I’ve never been a prostitute, but I’ve done jobs for money and opportunity that turned out to be soul-killing in the end. Took me a long time to rediscover why I love science, because around 10 years ago I was arrogant enough to believe I could fit my square-peg personality into a round hole. I didn’t get very far in the academic and scientific worlds, partly thanks to the Great Depression, partly because I was killing myself slowly. I’m now a hobby enthusiast for science and statistics, which gives me a quirky skill set that’s not particularly useful when writing a resume.

    Coming into the publishing industry when I did was a total boon, and I have enough world experience to appreciate what I have. I have zippo desire to bend myself into a pretzel again, for the sake of building a career. Knowing myself, I know I’d be done as a writer if I had to pitch novels to the Big 5.

    That was a bit ranty, but I’ve spent part of my morning using the five elements from the Expectations workshop to analyze why I’m enjoying a certain erotica author’s stories. So I’ve been thinking a lot lately about the difference between “writing for the market” and “writing for the reader.”

    • dwsmith

      David, yeah, writing for the reader is an awareness that there are people on the other side of the typing. One of the aspects in this topic of writing to market that comes in about writing to reader is the care, the love, the passion in the writing. Writing to market seldom allows a writer to transfer the passion through to the reader. The focus is wrong.

      The focus on writing to market is how much the writer will get in return in money. The focus on writing for the reader is what can you do to make the reader have a better experience through your story. Very clear and very different. And seldom mixed.

  • J.M. Ney-Grimm

    Thank you for saying all this, Dean. I found your experience of writing for money only – and how it affected you – to be very moving and powerful. I understand better now some of the excellent guidelines you’ve shared in the past. I tend to learn best from example, so I appreciate your frankness.

    I’ve encountered the scorn of writers who believe that writing to market is the path to success. This post from you will help me to better resist their siren lure. 😉

    • dwsmith

      J.M., best way to resist is to just look at how long they have been around. If under five to ten years, they know what works for them but not for anyone else. No writing for market lasts very long. I had about ten years and I was lucky to make it that long.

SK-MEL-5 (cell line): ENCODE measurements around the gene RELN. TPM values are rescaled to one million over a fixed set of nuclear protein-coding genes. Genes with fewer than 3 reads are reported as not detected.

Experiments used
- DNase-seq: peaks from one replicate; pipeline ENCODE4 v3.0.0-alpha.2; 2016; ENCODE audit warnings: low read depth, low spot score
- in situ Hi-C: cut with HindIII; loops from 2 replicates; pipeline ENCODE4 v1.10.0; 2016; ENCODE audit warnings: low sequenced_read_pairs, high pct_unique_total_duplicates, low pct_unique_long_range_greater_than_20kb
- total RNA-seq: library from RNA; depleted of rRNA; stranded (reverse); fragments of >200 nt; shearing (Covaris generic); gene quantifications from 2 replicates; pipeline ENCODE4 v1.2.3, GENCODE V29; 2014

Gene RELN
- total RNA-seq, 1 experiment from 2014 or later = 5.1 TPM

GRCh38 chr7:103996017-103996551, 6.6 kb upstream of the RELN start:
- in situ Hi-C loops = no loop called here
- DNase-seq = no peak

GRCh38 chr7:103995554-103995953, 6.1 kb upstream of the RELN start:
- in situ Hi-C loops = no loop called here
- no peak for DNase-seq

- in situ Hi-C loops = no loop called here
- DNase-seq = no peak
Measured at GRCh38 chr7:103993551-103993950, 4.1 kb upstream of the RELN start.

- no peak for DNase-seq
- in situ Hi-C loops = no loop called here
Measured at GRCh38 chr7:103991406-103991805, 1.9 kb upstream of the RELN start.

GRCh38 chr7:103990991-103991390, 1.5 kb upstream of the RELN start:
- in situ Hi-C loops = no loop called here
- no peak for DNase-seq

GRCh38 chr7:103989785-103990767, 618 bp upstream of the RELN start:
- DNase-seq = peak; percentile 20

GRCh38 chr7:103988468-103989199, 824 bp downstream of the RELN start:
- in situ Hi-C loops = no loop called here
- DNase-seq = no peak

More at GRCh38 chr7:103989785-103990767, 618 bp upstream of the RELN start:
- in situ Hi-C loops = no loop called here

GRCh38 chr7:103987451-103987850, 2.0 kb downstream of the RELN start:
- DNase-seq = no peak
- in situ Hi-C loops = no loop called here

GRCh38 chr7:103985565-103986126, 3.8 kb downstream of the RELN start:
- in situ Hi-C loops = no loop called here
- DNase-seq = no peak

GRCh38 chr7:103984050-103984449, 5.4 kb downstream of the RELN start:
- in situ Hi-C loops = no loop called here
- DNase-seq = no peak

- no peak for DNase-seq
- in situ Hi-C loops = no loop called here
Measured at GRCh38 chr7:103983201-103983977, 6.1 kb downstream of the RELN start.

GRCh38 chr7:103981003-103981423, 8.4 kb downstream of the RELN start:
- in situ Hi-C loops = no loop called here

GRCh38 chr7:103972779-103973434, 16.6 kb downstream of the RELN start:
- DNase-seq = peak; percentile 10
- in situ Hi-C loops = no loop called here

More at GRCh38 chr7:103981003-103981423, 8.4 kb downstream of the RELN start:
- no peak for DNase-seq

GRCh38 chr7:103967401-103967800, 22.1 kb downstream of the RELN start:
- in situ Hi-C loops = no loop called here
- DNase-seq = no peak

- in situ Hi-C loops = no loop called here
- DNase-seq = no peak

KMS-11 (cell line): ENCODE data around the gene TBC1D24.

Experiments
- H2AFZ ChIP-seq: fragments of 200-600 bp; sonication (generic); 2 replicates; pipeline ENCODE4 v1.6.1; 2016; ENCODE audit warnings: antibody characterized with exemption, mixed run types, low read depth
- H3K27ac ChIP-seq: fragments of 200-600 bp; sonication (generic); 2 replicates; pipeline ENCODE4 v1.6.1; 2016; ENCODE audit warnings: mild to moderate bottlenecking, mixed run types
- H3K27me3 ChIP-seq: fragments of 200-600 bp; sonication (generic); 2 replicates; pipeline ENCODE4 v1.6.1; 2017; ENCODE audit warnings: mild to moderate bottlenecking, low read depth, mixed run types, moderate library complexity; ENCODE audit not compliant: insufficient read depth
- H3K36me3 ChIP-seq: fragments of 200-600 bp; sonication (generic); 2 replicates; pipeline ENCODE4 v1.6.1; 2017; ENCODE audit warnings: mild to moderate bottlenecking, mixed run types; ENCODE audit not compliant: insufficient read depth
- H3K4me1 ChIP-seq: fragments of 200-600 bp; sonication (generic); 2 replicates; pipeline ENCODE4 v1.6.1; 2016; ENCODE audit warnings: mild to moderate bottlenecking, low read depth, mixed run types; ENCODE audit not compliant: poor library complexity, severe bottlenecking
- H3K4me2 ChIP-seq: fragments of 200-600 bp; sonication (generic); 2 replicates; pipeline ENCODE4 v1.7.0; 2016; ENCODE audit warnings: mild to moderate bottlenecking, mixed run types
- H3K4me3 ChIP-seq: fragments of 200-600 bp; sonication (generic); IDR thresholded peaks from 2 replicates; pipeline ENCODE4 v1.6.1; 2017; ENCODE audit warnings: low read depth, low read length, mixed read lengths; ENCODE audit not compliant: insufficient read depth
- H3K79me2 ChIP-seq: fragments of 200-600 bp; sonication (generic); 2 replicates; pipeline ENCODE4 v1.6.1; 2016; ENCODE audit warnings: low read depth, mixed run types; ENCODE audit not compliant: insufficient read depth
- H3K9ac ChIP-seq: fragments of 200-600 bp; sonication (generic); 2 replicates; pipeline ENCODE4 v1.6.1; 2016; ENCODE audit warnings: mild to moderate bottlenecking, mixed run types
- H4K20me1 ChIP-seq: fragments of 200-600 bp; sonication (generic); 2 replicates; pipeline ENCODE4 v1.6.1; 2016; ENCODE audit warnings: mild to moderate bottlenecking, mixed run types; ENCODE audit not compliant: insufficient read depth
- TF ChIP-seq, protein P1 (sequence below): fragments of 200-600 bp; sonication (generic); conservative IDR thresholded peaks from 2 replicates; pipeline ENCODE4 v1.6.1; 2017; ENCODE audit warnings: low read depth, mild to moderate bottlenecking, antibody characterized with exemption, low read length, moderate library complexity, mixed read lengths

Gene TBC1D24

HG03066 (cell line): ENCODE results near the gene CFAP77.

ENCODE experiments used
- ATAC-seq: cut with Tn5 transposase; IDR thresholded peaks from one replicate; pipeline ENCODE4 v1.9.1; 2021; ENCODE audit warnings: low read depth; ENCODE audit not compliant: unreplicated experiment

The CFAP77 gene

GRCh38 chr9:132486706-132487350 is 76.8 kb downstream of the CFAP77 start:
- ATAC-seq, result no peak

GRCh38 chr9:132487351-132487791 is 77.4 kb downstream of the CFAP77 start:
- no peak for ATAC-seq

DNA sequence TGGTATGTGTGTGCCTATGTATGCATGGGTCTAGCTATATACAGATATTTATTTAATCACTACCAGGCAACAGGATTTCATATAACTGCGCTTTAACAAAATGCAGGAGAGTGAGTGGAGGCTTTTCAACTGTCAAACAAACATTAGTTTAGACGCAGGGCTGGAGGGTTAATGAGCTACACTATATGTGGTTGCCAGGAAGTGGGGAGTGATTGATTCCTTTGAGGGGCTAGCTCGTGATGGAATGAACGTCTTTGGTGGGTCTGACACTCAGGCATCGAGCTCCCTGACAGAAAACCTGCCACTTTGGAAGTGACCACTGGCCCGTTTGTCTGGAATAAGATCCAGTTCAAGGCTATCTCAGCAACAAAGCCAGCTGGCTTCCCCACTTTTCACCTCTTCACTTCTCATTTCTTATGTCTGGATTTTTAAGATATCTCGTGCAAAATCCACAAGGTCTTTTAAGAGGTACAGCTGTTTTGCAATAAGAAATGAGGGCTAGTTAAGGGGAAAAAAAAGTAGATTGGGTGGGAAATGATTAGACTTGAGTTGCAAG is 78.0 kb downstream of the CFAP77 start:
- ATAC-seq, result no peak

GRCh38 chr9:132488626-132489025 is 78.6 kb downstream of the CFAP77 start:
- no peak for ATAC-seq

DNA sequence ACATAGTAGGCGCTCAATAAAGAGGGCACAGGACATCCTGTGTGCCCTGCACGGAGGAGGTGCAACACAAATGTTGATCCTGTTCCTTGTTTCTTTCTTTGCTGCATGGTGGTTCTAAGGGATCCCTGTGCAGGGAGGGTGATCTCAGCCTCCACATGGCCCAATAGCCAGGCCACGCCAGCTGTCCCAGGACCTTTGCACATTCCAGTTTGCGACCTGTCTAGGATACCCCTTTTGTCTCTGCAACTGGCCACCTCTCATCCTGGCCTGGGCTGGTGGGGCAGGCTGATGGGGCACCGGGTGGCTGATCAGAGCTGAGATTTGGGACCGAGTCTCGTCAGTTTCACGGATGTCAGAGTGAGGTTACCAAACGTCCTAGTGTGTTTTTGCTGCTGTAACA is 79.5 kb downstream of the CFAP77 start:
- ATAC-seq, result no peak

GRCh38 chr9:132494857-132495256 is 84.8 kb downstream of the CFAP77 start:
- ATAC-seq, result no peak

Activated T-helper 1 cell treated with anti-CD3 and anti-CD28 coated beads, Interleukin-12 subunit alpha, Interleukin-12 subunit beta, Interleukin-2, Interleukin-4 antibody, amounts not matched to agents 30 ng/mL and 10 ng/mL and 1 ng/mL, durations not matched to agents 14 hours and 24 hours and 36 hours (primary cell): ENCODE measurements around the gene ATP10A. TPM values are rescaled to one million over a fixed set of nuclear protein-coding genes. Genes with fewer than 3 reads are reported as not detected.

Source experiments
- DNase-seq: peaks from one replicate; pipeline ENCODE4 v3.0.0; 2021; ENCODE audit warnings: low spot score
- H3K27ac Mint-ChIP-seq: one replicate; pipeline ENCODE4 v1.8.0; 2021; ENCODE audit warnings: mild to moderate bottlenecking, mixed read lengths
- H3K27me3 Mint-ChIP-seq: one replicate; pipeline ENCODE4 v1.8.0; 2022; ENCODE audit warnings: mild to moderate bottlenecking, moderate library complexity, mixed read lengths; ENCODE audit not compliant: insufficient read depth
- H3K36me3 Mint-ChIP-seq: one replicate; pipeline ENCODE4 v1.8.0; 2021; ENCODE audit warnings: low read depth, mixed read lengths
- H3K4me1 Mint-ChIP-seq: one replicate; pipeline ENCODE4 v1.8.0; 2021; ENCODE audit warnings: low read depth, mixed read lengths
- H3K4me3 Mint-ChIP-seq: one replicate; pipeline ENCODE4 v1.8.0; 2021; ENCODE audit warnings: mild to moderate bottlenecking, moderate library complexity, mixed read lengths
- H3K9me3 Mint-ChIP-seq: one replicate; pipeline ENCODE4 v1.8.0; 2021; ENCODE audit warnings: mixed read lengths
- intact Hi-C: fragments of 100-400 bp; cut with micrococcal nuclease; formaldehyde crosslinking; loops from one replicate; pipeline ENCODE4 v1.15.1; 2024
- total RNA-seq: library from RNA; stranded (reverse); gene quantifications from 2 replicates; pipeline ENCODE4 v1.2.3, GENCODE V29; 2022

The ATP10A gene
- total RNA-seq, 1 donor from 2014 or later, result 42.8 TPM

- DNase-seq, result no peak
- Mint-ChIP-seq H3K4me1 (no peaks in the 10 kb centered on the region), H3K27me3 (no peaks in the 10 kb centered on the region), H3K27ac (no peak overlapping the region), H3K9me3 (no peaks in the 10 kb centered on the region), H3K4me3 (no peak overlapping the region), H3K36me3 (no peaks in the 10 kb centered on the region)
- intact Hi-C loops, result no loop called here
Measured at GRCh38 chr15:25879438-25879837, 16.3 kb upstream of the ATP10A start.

• Leah Cutter

    My “marketing plan” such as it is for my writing is very simple: Aim for Planet Leah.

    That’s it.

    If I write stories that are truly mine, with my voice and my take on things, I get the best response. Yes, they’re weird and out there. Don’t care. Always want to achieve Planet Leah.

    For example–I was recently invited to write to an anthology. Love the theme. Editor was bitching about the types of stories she was getting. Proposed mine. It’s *completely* different than everything else. And while she loved the idea, I’m also aware that I’m coming out of left field, as it were. My story isn’t going to be like any of the others.

    Maybe that will be good. Maybe she’ll take it.

    Maybe it will be too different than everything else she’s gotten, and she won’t be able to take it.

    Doesn’t matter. I’m still aiming for Planet Leah in everything I do. There will be people who love it.

  • Kevin McLaughlin

    Really good essay, Dean. As usual. 🙂

    It’s a nice reminder to hear. Especially the part about it being so damned hard to come back from “prostituting your writing”. Because let me tell you, there are a LOT of people out there who are happy to tell midlisters about what they OUGHT to be doing to make money.

    So far, every book I have ever written is something I would enjoy reading. Every single book is a “for the love” book. Sure, I sometimes consider which of the dozens of cool ideas floating through my head might hit the market best right then. But at the most it’s about finding the sweet spot in the Venn diagram which represents “things I love” and “things I think readers will love too”.

    It’s hard to avoid the temptation sometimes, though. The siren call to “make lots of money”, to cash in on the writing skills we have, it’s a hard thing to resist.

    The reminder that doing so can be REALLY bad for us in a variety of ways is a good and timely one. Thanks.

  • Prasenjeet

    “The rumor mill is other indie writers who look down at a writer if they are not chasing the new fad in promotion, in topic, in Facebook pixels or some such thing.”

    This is so true, Dean. And well said about Facebook pixels. You really got me (grin). I constantly hear some indie writers say, “I would rather spend $1000 to make $1000 than $0 to make $0.” Sadly, some pretty well established indie authors (I would not like to name them here) say that “writing more books is just a myth.”

    • Shantnu Tiwari

      I know the people you are talking about, Prasnejeet. I keep hearing the “Writing more books is a myth”, usually from 1-2 book writers.

      The people who spread these rumours usually make most of their money not from their books, but from their “How to get rich selling books” type courses.

      • dwsmith

        Shantnu, I’ve noticed that as well. I think it’s their defense mechanism because they found writing so hard with all the rewriting and other things they were “supposed to do” to make their books “perfect” made their only choice to believe they could do fine with what they have and don’t need to do more. They all go away shortly to be replaced by others who say the same thing. From my perspective of 40 years in this business, it’s a sad but normal thing to watch.

        • Kevin McLaughlin

          Speaking from experience, it’s NOT a myth. 🙂

          I have thirty titles out for sale, if you include short stories. The gain is noticeable for each new title now. Released four novella titles over the last two months and saw monthly income (average) increase by about $300.